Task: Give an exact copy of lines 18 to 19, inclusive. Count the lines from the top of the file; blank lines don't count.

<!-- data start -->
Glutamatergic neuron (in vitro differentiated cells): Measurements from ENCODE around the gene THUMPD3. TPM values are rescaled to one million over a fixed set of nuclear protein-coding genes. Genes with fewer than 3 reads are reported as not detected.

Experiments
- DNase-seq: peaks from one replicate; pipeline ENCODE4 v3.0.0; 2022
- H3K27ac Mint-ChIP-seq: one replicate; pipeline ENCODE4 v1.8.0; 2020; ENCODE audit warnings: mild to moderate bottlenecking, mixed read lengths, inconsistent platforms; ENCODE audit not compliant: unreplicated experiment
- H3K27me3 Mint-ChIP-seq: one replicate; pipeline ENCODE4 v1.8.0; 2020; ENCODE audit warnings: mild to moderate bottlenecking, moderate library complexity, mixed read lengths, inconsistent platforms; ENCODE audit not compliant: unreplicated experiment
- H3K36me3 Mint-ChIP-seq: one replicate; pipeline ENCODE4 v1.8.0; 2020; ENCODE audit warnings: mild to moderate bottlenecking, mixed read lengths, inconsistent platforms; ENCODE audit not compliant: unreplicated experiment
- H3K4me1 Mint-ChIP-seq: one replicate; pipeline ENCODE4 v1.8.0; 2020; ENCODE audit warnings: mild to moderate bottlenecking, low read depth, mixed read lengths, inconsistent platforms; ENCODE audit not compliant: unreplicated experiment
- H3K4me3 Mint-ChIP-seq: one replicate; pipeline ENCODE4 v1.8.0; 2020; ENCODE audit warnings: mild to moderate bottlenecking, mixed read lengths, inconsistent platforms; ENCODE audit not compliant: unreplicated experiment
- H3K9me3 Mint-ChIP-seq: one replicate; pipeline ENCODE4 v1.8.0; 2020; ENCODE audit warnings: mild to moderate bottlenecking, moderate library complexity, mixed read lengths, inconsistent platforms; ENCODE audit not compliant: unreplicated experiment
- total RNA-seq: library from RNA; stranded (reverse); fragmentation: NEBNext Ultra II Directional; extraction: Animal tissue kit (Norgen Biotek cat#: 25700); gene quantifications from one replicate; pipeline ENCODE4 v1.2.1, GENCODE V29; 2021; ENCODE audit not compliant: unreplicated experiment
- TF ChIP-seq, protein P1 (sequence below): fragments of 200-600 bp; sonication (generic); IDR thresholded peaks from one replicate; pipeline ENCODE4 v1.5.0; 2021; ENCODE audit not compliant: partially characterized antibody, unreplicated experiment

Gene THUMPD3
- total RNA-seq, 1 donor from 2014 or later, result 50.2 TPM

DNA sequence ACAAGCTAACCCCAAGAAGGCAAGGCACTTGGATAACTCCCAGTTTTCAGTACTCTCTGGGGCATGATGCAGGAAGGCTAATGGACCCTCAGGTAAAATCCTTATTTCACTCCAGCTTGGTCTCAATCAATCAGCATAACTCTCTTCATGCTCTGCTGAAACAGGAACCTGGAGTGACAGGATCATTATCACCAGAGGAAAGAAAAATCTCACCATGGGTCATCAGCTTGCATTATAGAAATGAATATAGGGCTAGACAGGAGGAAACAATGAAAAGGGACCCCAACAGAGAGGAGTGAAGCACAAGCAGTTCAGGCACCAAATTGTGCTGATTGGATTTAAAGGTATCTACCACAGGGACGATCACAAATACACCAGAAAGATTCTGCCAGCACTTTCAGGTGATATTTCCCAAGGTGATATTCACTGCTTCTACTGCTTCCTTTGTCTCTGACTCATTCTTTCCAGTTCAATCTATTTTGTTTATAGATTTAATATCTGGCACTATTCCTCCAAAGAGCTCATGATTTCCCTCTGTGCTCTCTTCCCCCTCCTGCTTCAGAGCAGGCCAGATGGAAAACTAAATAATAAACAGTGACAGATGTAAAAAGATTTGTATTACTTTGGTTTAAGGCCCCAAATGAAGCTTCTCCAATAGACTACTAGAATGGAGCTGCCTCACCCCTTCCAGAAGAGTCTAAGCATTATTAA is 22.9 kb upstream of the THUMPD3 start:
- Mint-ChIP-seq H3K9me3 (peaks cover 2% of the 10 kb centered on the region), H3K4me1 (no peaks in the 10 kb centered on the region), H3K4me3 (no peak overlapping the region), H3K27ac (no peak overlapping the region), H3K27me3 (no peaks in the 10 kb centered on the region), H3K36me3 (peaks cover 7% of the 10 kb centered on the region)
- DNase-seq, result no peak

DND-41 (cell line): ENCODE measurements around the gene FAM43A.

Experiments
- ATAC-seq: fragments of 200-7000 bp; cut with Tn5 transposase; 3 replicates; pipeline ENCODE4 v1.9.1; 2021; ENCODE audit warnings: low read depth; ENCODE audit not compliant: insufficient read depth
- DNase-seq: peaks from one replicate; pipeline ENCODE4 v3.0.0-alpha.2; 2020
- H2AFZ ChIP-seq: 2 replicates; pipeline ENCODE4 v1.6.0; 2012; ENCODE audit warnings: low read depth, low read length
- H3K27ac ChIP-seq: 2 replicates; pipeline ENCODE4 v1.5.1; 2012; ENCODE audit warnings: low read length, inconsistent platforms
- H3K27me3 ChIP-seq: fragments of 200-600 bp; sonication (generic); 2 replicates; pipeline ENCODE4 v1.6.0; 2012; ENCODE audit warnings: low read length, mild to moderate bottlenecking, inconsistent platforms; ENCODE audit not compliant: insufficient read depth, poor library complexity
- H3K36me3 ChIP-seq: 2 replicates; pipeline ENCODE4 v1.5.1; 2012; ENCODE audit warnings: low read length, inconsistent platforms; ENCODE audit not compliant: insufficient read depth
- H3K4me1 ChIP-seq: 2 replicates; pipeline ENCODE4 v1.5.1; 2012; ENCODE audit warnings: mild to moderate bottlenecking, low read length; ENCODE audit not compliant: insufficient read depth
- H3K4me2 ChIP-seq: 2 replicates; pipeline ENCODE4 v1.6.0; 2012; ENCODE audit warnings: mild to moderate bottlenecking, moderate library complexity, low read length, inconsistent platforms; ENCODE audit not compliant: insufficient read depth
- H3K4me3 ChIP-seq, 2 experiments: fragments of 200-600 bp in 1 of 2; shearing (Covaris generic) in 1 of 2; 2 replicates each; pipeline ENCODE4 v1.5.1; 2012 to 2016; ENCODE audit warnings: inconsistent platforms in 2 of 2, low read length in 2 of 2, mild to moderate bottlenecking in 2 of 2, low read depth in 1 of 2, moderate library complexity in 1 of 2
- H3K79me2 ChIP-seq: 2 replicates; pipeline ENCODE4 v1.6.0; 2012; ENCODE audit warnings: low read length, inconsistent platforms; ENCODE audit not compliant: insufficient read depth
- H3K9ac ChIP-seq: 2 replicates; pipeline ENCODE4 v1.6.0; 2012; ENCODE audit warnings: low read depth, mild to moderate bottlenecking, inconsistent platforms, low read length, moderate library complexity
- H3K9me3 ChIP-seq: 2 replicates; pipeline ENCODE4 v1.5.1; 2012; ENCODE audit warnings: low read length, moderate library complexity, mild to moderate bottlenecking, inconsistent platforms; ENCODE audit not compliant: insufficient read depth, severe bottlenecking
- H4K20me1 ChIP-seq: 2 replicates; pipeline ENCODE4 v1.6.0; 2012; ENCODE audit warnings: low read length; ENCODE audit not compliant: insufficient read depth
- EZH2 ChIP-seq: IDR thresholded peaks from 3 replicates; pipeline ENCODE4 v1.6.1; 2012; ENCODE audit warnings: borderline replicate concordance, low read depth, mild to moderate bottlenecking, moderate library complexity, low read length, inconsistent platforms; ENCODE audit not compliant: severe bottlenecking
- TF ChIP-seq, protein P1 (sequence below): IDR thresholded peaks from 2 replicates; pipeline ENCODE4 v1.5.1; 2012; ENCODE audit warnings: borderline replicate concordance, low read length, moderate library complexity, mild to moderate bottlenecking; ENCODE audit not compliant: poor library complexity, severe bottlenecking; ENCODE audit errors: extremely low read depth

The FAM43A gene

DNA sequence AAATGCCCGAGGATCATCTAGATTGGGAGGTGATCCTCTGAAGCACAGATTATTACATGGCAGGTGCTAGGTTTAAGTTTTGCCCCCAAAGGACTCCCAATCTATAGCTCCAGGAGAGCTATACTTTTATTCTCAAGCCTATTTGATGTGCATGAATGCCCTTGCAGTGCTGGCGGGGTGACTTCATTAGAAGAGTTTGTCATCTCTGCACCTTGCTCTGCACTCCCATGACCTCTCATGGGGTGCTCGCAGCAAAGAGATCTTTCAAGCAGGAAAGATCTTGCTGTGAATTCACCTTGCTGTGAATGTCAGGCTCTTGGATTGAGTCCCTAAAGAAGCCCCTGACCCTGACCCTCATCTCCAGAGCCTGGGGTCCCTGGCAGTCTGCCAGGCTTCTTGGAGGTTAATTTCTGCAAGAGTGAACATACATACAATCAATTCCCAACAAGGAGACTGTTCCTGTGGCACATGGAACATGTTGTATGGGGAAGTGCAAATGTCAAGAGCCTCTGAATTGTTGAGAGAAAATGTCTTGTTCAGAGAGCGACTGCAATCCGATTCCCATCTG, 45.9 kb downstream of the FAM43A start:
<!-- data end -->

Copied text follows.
Experiments
- ATAC-seq: fragments of 200-7000 bp; cut with Tn5 transposase; 3 replicates; pipeline ENCODE4 v1.9.1; 2021; ENCODE audit warnings: low read depth; ENCODE audit not compliant: insufficient read depth